'Boys and Girls' follows intrigues of disparate clans as they merge

I can never remember whether Tolstoy said all happy families were alike or all unhappy families were alike, but the truth is simpler: All families are alike.

If not, why would the two brawling, messy, self-loathing, self-adoring clans of Pupi Avati's "The Story of Boys and Girls" be so entirely familiar, even though they live in the Italy of far-off and long-ago 1936?


And why, when families get together, can you count on certain things: a lot of eating, a lot of extremely bad behavior, a lot of dead awkwardness, a lot of pawing, a lot of laughing and a whole lot of crying?

The movie, which opens today for a week at the Charles, seems to be primarily about the restorative powers of food. The aristocrats from the city and the landholders from the country meet to consecrate the union of two of their children. Given a considerable class difference and a considerable variation in the sophistication levels, everybody's nervous once the two families meet.


But once it's chowtime, the small-talk stops and the two tribes can get down to the serious business of consuming half of Italy's gross national product and at least two-thirds of the game birds that fill her skyways. You've never seen food attacked with such gusto, such anger, such intensity. And those are just the servants!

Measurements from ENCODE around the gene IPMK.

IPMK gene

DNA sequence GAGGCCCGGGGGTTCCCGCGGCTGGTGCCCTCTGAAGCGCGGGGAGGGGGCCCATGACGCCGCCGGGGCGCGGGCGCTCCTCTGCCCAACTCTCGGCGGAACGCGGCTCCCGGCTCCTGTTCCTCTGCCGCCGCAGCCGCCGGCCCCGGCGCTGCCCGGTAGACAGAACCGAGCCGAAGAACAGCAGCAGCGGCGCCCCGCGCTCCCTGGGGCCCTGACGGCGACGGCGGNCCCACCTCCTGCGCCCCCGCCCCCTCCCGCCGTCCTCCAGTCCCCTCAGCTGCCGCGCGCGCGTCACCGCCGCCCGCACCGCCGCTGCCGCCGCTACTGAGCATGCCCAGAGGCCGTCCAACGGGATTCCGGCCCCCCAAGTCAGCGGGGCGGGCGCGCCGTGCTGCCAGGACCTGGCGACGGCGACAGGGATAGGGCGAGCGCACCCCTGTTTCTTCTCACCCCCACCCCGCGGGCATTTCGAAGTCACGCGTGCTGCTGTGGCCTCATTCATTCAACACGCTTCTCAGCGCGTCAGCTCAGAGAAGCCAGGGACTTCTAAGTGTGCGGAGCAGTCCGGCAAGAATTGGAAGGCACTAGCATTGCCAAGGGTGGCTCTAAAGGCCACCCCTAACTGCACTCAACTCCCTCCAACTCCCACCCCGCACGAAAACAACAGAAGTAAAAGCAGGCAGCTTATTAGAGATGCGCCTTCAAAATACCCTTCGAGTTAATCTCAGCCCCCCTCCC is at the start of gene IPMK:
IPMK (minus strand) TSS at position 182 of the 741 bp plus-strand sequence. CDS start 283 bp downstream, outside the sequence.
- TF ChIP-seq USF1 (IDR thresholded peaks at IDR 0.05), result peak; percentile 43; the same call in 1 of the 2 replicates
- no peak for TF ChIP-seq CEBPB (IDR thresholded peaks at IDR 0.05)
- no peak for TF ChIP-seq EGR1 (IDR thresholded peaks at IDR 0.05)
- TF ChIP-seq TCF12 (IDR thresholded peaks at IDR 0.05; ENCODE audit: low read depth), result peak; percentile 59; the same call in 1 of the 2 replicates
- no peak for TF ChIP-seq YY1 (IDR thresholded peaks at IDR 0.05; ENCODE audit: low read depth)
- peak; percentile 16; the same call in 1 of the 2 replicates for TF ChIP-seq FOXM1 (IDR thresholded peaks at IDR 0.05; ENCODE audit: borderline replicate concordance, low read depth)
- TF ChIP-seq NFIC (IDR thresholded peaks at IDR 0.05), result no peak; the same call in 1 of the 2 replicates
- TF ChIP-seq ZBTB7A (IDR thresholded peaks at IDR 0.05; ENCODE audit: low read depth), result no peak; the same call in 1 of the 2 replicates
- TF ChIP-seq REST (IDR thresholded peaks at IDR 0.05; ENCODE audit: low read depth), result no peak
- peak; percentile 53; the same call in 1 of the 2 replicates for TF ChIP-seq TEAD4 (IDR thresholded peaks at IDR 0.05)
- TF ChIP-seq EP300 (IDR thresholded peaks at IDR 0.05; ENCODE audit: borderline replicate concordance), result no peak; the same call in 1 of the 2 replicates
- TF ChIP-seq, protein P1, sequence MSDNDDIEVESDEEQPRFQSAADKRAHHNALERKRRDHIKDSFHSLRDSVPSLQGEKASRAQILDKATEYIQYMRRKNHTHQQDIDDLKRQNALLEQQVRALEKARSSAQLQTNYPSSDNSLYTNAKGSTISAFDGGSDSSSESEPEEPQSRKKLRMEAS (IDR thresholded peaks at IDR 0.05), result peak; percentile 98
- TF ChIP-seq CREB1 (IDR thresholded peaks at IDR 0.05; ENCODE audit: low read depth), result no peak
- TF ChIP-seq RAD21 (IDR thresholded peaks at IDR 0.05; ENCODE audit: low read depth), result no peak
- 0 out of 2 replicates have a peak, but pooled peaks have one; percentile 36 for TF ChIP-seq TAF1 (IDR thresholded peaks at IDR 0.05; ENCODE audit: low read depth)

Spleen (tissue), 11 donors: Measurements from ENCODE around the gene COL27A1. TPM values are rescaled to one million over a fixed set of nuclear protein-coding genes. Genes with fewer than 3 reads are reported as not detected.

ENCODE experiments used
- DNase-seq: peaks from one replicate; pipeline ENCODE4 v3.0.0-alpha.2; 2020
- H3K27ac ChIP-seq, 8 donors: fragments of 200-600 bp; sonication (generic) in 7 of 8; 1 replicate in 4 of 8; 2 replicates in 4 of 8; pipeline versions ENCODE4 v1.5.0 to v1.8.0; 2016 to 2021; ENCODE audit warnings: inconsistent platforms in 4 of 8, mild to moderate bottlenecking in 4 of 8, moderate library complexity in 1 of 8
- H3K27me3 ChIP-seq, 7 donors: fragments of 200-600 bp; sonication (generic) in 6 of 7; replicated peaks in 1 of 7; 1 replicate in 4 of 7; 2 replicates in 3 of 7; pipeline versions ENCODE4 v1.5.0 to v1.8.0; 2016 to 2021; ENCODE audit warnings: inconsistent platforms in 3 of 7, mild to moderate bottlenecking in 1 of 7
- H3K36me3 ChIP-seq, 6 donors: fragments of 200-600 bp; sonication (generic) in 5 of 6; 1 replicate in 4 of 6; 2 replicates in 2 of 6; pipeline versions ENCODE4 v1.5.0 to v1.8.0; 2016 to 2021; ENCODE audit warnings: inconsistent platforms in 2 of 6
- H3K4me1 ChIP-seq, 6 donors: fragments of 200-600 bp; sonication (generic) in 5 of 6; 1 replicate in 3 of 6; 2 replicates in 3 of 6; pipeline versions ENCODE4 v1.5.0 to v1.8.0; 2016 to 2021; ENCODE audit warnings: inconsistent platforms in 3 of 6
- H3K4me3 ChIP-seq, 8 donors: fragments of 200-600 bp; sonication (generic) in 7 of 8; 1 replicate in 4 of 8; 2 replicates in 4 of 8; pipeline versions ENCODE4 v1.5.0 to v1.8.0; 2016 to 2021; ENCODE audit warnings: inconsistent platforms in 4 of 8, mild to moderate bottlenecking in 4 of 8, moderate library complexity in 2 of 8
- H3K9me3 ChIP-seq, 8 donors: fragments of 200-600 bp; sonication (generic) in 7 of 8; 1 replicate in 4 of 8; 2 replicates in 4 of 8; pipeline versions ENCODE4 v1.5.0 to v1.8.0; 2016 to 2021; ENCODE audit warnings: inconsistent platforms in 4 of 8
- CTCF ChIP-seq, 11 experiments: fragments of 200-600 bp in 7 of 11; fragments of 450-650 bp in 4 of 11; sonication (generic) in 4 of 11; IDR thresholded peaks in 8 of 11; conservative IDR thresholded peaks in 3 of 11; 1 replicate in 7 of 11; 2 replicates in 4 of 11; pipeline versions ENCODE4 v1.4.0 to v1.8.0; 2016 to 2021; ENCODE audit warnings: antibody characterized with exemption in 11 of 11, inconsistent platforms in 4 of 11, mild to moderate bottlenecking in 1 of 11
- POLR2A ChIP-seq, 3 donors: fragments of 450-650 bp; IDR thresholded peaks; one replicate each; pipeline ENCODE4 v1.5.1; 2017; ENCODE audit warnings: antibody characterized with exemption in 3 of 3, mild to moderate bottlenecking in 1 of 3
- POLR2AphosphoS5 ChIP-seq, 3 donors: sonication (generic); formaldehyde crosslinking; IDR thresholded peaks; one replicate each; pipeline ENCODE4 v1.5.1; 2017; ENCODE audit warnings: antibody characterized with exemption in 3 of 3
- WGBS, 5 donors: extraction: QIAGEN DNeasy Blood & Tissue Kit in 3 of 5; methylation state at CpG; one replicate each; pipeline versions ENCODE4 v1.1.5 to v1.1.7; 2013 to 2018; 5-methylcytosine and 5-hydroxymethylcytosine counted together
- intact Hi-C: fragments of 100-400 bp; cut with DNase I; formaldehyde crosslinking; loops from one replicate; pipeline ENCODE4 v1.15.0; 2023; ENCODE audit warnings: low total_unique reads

Naturally, over the course of the epic chow-down, each family's dreadful little tics begin to emerge. The aristocratic clan turns out to be somewhat prissy and judgmental: like, get a life, guys. Meanwhile, the farmers reveal themselves to be somewhat nakedly emotional, without the resources to skillfully hide the currents that roar through them. Like, get less life, guys. And, ultimately, men begin to behave badly toward their women and women begin to behave badly toward their men. The children were bad to begin with.

Avati's technique is somewhat similar to Robert Altman's at his heyday: He's not a linear director, racing from high point to high point, but more of a high pains drifter, whose camera floats between the knots and eddies of intrigue. He never formally introduces characters but lets us, like guests at the very party we're watching, slowly tumble to the relationships that are guiding the behavior. He eavesdrops on this or that crisis, watches as this or that marriage begins to falter and crumble, makes notations of the rapidly accumulating piles of betrayals and deceits, but doesn't bother to crush the detail into a formally structured plot.

It's like being an invisible man in the Italy of 1936, in some alternate universe thoughtfully provided with subtitles.

'The Story of Boys and Girls'

Starring Felice Andreasi and Angiola Baggi.

Directed by Pupi Avati.

Released by Triton.



** 1/2